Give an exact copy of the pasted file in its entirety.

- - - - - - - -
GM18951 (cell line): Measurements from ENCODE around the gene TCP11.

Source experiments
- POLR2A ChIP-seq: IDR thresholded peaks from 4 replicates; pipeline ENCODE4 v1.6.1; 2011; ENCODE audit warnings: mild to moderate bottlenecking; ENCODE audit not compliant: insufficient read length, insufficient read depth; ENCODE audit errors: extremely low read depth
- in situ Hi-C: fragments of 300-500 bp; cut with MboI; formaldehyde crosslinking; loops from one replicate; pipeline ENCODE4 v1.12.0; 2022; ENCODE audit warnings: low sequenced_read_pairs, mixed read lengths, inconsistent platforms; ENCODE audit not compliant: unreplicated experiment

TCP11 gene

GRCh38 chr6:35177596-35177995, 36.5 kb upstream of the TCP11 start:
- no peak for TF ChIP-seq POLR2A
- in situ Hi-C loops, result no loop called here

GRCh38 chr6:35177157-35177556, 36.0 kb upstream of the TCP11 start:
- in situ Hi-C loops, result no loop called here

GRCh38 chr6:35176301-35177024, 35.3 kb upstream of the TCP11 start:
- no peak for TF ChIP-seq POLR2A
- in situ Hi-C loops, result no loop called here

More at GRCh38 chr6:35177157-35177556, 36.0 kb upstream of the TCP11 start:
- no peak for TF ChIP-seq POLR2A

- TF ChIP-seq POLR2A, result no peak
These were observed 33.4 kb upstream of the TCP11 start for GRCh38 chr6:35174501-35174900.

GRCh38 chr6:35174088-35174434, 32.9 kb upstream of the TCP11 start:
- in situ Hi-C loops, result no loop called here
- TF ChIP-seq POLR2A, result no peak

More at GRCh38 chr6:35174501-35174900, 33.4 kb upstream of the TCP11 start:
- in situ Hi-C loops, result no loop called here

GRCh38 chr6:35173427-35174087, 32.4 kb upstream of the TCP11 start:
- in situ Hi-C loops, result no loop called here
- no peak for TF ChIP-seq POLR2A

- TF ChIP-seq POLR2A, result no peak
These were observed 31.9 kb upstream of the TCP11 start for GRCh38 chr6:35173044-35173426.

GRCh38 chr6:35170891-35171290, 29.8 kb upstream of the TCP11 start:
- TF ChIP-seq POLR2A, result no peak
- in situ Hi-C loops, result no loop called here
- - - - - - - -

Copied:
GM18951 (cell line): Measurements from ENCODE around the gene TCP11.

Source experiments
- POLR2A ChIP-seq: IDR thresholded peaks from 4 replicates; pipeline ENCODE4 v1.6.1; 2011; ENCODE audit warnings: mild to moderate bottlenecking; ENCODE audit not compliant: insufficient read length, insufficient read depth; ENCODE audit errors: extremely low read depth
- in situ Hi-C: fragments of 300-500 bp; cut with MboI; formaldehyde crosslinking; loops from one replicate; pipeline ENCODE4 v1.12.0; 2022; ENCODE audit warnings: low sequenced_read_pairs, mixed read lengths, inconsistent platforms; ENCODE audit not compliant: unreplicated experiment

TCP11 gene

GRCh38 chr6:35177596-35177995, 36.5 kb upstream of the TCP11 start:
- no peak for TF ChIP-seq POLR2A
- in situ Hi-C loops, result no loop called here

GRCh38 chr6:35177157-35177556, 36.0 kb upstream of the TCP11 start:
- in situ Hi-C loops, result no loop called here

GRCh38 chr6:35176301-35177024, 35.3 kb upstream of the TCP11 start:
- no peak for TF ChIP-seq POLR2A
- in situ Hi-C loops, result no loop called here

More at GRCh38 chr6:35177157-35177556, 36.0 kb upstream of the TCP11 start:
- no peak for TF ChIP-seq POLR2A

- TF ChIP-seq POLR2A, result no peak
These were observed 33.4 kb upstream of the TCP11 start for GRCh38 chr6:35174501-35174900.

GRCh38 chr6:35174088-35174434, 32.9 kb upstream of the TCP11 start:
- in situ Hi-C loops, result no loop called here
- TF ChIP-seq POLR2A, result no peak

More at GRCh38 chr6:35174501-35174900, 33.4 kb upstream of the TCP11 start:
- in situ Hi-C loops, result no loop called here

GRCh38 chr6:35173427-35174087, 32.4 kb upstream of the TCP11 start:
- in situ Hi-C loops, result no loop called here
- no peak for TF ChIP-seq POLR2A

- TF ChIP-seq POLR2A, result no peak
These were observed 31.9 kb upstream of the TCP11 start for GRCh38 chr6:35173044-35173426.

GRCh38 chr6:35170891-35171290, 29.8 kb upstream of the TCP11 start:
- TF ChIP-seq POLR2A, result no peak
- in situ Hi-C loops, result no loop called here